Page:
Venezuela’s increasingly grave crisis – whose effects are felt not only in disappearing civil liberties but also in growing poverty, hunger, disease and crime – can only be resolved through a negotiated restoration of democracy. An unfettered and unpopular government is likely to further exacerbate the political violence and emigration flows of recent months. Preventing this will require outside mediation, and will almost inevitably involve the establishment of a transitional regime with international guarantors. No “winner-take-all” scenario, whether it be a coup d’état or a general election, is either plausible or likely to produce a stable outcome.

For now, the chavista government holds absolute power, unrestricted by any judicial or parliamentary checks and balances. The president called the 30 July elections in contravention of a constitutional requirement that the electorate first decide whether such an assembly should be convened. The opposition then boycotted the vote amid a surge of anti-government protest marches across the country that were met with violent repression. Although the government claimed that over eight million of the country’s twenty million voters took part, independent estimates suggest a figure of around half that. The opposition claimed more than seven million rejected the proposal in an informal poll it mounted on 16 July.

A so-called Commission for Truth, Justice, Peace and Public Tranquillity, installed by the assembly, is charged with investigating the violence that took more than 120 lives during four months of opposition-led protests prior to 30 July. But the commission’s one-sided nature, and the government’s statements on the issue, make it clear that the aim is to pin blame for the bloodshed on the opposition and even to charge and imprison its leaders for allegedly inciting violence. Human rights organisations have reported that witness testimony and other evidence shows government security forces and their associated civilian gunmen were to blame in most cases.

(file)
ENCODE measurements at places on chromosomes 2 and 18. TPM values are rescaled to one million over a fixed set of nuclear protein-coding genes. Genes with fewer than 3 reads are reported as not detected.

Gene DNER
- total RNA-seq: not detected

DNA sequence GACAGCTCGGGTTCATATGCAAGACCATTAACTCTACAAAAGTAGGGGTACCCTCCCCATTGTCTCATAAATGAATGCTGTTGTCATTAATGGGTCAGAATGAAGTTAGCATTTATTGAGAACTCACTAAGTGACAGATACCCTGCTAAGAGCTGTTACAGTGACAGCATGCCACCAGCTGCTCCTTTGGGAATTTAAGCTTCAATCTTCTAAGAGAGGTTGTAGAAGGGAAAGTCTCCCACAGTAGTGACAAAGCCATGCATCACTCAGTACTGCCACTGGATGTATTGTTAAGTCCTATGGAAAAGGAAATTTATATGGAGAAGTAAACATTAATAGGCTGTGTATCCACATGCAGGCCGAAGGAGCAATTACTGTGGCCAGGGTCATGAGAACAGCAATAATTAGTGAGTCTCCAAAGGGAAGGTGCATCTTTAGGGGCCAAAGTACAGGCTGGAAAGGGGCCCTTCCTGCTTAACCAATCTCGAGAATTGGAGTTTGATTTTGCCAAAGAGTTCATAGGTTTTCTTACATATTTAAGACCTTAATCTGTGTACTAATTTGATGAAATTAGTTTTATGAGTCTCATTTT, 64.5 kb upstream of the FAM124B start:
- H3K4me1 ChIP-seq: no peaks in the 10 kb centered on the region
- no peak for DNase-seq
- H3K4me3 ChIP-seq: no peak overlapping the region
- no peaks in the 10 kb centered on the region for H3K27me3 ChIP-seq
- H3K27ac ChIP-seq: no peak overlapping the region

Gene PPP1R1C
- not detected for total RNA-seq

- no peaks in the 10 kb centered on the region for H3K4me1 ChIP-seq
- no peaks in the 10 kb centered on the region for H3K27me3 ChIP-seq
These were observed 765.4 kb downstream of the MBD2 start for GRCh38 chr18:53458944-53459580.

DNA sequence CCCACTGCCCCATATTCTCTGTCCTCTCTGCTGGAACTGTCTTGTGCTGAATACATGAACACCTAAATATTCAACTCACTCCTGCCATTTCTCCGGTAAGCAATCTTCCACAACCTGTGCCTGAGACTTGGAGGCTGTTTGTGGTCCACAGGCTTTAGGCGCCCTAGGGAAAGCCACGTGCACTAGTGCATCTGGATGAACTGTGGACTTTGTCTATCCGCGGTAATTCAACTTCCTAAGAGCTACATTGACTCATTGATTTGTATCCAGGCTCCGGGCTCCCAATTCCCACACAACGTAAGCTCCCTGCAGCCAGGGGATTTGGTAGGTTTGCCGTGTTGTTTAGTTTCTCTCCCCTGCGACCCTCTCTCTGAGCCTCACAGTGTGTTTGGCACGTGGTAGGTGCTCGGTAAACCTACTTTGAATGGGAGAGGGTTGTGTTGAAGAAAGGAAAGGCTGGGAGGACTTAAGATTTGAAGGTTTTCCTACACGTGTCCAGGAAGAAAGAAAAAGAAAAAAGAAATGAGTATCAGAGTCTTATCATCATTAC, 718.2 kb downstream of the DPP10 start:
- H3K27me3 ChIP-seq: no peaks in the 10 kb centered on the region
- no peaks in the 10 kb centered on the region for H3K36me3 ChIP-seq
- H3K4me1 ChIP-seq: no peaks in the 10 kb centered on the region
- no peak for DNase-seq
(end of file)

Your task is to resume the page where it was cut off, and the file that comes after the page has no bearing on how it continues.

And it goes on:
The government has said any opposition politicians seeking to stand in forthcoming regional elections will need a certificate of good conduct from the assembly stating that they did not take part in violence. Together with other actions, such as arbitrarily banning the most popular opposition leaders and either jailing others or forcing them into exile, this will enable the government to compete only against candidates of its own choosing. The government-controlled election authority has violated the law by scheduling or suspending elections according to the political convenience of the ruling party and has – with the help of the TSJ – cancelled or denied the registration of many parties, preventing them from participating.

At the same time, the assembly has targeted the main source of dissent from within the government: the public prosecution service (fiscalía). Attorney General Luisa Ortega had become an acerbic critic of the government and was investigating senior figures for corruption and human rights abuses. Ortega and her husband, a dissident MP from the government party, fled to Colombia on 18 August after she was unconstitutionally removed from office in the assembly’s first resolution. Both have been threatened with prosecution.